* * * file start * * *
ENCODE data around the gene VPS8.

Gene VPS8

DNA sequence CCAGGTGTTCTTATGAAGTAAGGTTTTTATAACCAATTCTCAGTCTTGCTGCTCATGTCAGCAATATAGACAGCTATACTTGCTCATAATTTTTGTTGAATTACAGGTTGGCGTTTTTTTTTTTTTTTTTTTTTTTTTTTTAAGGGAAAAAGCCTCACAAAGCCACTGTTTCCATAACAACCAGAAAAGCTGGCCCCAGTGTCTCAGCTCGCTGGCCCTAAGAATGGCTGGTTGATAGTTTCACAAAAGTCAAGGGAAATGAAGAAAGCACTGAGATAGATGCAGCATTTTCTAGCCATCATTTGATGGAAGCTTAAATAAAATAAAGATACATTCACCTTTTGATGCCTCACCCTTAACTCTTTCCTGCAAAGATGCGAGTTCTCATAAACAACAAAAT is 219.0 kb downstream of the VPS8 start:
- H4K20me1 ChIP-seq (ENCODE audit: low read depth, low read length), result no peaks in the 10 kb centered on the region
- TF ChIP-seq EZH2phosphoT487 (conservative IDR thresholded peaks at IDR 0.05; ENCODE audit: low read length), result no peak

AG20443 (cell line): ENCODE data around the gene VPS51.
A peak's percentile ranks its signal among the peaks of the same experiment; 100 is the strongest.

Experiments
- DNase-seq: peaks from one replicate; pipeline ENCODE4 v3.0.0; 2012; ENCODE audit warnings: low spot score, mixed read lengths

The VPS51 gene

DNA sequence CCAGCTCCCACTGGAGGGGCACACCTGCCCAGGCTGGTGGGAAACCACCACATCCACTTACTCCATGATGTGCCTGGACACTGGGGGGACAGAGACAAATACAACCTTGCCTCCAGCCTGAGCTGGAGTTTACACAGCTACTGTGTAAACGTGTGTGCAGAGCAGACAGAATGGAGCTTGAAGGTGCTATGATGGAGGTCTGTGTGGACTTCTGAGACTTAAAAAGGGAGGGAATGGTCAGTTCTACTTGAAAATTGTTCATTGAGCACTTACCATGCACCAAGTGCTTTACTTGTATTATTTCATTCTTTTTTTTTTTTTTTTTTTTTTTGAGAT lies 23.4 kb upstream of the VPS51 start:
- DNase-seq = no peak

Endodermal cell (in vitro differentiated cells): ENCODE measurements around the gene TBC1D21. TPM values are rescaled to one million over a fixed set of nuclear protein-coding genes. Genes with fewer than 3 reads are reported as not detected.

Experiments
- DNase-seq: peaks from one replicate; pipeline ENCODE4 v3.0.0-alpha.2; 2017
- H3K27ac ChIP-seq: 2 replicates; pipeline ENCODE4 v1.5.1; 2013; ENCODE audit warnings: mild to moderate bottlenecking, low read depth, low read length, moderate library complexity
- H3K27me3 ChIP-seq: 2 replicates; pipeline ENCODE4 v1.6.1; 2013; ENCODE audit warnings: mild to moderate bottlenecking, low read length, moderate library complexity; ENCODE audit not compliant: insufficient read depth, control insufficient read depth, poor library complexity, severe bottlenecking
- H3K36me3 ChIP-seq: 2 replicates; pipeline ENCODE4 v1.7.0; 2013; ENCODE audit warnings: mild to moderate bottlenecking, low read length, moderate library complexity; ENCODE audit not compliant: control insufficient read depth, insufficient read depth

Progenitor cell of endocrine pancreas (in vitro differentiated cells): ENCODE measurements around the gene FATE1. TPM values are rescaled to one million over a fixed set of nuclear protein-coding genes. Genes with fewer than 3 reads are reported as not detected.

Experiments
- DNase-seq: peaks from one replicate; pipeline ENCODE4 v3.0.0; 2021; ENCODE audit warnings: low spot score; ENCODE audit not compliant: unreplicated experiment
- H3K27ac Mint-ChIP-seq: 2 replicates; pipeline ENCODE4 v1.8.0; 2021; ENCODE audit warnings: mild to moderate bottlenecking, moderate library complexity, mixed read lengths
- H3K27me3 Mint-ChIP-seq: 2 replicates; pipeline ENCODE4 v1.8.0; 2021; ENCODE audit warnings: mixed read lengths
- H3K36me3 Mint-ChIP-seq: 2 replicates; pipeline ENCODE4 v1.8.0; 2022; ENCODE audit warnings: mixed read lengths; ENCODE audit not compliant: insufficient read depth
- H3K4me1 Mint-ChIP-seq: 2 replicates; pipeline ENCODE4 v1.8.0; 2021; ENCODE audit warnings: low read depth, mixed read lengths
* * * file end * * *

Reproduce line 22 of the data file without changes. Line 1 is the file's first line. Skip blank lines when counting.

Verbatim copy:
- H3K27ac Mint-ChIP-seq: 2 replicates; pipeline ENCODE4 v1.8.0; 2021; ENCODE audit warnings: mild to moderate bottlenecking, moderate library complexity, mixed read lengths